Jason Gibbs | Proposition 1 and an Unusual Group of Foes

Jason Gibbs
Jason Gibbs

The primaries are upon us! In early February, the March 5 primary election ballots hit California voters like a tidal wave! 

With every active registered voter now receiving a vote-by-mail ballot with no stamp being required to return them, and just about anyone can seemingly turn a vote in for someone else, the amount of votes to be cast is expected to be massive. 

Not only are the number of voters expected to be high, so too are the number of voters who will say things like, “Wait, why am I voting for a U.S. senator twice?” or, “How do I find out any information on these candidates for judge?” and perhaps the most frequent question I have received this cycle, “What is a Republican Central Committee”?

Please email [email protected] and the central committee members and volunteers would be happy to answer any questions you have on your current ballot, the upcoming general election, or just political questions in general. 

The more you engage and learn about the issues, candidates, and the process, the greater your impact will be.

This column will focus, however, on the single ballot measure on your primary ballot, which, aside from a single ad with Gov. Gavin Newsom talking about how California has failed our veterans (wait, which political party has held the majority in both houses since 1997 along with the governor’s office for all but nine of those years?) and how “Prop. 1 is for them,” according to his latest political ad. 

But is that a fair statement? 

Well let’s leave behind the political one-liners of promises and fairytale and see what is actually in the proposition.

California Proposition 1, Behavioral Health Services Program and Bond Measure, is a $6.4 billion bond measure (or roughly 9% of the Legislative Analyst Office’s predicted state budget DEFICIT for 2024) that tries to expand the state’s mental health system to target homeless individuals and those struggling with mental illness. 

Of that $6.4 billion in bond revenue that will be issued, up to $4.4 billion will be for mental health care and drug or alcohol treatment facilities and $2 billion for homeless housing. 

Of the current 1% tax on income above $1 million of dedicated funding for mental health, 30% of the funding must now be diverted away to housing intervention programs. 

Finally, the bill also increases the oversight commission from 16 to 27 members.

Spend just a moment in Los Angeles County, and you will see homelessness and people with noticeable and detrimental mental health deficiencies are substantial. 

Back in 2004, California passed, the first in its history, a dedicated funding source for mental health services. The Mental Health Services Act of 2004, 20 years later, gets controlled at the county level, where these funds are used to design programs and involve people living with serious mental illness and their families. 

But now, mental health advocates are joining with groups like ACLU California Action and Howard Jarvis Taxpayers Association and opposing Proposition 1, because it breaks the focus of support on mental illness to now handle even more service focuses without any additional funding.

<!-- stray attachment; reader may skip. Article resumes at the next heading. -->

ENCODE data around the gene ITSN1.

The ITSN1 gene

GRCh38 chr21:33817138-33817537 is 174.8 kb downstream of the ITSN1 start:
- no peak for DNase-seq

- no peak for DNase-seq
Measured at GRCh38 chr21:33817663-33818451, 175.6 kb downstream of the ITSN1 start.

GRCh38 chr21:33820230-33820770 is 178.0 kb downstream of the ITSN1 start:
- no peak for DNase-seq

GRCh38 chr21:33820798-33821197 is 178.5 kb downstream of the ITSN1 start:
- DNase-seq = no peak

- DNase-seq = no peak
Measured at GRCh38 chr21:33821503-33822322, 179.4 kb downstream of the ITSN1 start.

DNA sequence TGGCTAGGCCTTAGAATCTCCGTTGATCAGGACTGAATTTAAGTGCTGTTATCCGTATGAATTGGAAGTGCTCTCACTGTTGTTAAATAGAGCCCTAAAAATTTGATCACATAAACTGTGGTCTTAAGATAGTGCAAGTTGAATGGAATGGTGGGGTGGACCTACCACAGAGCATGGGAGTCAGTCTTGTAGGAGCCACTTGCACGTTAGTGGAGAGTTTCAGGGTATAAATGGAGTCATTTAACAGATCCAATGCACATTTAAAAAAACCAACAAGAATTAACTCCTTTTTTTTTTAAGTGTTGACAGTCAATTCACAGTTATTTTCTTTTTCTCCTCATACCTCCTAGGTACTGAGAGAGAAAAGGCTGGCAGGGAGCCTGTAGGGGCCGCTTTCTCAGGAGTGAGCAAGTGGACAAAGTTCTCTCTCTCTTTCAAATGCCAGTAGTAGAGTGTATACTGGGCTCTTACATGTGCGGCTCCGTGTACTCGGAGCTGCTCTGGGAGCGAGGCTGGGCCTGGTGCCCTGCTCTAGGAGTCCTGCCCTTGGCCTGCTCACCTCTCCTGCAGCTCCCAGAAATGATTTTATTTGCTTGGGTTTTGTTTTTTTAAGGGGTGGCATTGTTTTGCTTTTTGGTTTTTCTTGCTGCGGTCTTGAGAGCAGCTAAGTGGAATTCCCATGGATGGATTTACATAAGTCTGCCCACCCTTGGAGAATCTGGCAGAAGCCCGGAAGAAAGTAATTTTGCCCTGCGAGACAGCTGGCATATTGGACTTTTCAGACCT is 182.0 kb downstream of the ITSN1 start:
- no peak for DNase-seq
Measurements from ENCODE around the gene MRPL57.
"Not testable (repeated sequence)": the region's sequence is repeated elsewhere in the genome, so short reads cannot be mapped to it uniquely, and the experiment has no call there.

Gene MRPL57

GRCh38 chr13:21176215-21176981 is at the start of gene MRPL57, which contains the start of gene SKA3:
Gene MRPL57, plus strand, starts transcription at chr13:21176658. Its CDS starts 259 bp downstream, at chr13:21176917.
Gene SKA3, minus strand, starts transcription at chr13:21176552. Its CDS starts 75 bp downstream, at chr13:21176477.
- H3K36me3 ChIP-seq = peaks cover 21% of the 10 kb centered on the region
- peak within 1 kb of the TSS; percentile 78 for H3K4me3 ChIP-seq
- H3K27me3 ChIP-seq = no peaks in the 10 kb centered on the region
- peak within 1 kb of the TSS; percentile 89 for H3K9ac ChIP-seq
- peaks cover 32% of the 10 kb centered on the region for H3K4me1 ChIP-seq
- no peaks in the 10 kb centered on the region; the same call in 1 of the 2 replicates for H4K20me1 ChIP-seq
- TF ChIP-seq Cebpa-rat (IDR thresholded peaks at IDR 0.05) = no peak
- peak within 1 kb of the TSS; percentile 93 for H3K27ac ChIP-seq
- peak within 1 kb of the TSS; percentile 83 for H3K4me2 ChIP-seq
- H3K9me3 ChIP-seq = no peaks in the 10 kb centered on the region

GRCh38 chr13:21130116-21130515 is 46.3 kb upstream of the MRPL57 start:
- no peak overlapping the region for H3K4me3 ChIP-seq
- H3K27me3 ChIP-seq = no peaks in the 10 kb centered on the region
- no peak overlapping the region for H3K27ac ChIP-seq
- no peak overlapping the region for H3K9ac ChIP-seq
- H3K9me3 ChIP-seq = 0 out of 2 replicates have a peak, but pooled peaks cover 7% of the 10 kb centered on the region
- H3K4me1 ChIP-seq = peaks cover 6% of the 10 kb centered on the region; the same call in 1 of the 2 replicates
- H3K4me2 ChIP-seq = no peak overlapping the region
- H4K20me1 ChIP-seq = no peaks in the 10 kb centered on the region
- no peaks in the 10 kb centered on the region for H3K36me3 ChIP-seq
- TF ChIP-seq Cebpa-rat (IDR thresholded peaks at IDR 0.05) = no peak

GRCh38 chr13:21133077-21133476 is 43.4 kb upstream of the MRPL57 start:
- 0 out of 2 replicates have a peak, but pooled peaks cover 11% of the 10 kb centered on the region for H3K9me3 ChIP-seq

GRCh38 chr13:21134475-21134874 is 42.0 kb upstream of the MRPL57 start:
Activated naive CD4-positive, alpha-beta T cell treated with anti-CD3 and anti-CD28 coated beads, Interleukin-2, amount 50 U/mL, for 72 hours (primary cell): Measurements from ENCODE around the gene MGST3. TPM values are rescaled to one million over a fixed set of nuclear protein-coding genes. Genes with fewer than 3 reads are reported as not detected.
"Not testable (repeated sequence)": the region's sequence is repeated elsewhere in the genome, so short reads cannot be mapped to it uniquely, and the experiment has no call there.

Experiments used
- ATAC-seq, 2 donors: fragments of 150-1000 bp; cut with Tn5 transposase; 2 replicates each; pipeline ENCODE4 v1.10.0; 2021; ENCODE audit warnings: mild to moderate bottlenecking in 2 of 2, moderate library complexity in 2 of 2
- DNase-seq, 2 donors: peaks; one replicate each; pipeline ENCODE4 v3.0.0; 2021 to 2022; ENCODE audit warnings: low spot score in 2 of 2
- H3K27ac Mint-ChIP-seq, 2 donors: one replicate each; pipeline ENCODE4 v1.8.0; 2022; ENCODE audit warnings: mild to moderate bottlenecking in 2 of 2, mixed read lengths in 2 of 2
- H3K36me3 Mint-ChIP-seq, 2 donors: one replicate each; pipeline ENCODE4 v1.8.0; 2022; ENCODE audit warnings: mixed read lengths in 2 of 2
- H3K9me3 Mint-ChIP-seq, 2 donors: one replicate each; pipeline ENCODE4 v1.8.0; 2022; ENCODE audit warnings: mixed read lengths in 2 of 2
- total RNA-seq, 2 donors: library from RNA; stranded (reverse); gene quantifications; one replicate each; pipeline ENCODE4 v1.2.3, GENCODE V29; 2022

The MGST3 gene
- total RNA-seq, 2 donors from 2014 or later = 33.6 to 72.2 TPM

It is not every day that Republicans, Howard Jarvis and the ACLU agree on something, but in this modern-day California, nothing surprises me anymore!

Santa Clarita has heard City Council members, including myself, voice our dismay and disappointment in the worsening homeless problem here and in surrounding areas, even as hundreds of millions of dollars a year are sent to L.A. County to address this regional problem, only to see it worsen every year. 

Now, Proposition 1 wants to pull money from established funds for mental health to address homelessness, while a ballot measure is being circulated to more than triple the tax dollars from Measure H to “solve homelessness and affordable housing issues” in Los Angeles is on its way.

The only thing Sacramento and the heavy-Democrat voter base of California has proven good at is increasing taxes, long-term financial obligations, and pushing their policy failures on broader social or constitutional issues beyond their control. 

We have got to get away from more taxes, more bonds, more pulling of established funds that will only create financial and system instabilities that the next generation of leaders will have to shoulder because of those who like showing themselves doing something, instead of doing what is needed. 

The Republican Party, ACLU California Action, and the Howard Jarvis Taxpayer Association all oppose Proposition 1. Each has their own path to reach that opposition, but if such a wide breath of organizations opposes Proposition 1, perhaps we should all take notice!

Jason Gibbs is a member of the Santa Clarita City Council. “Right Here, Right Now” appears Saturdays and rotates among local Republicans.

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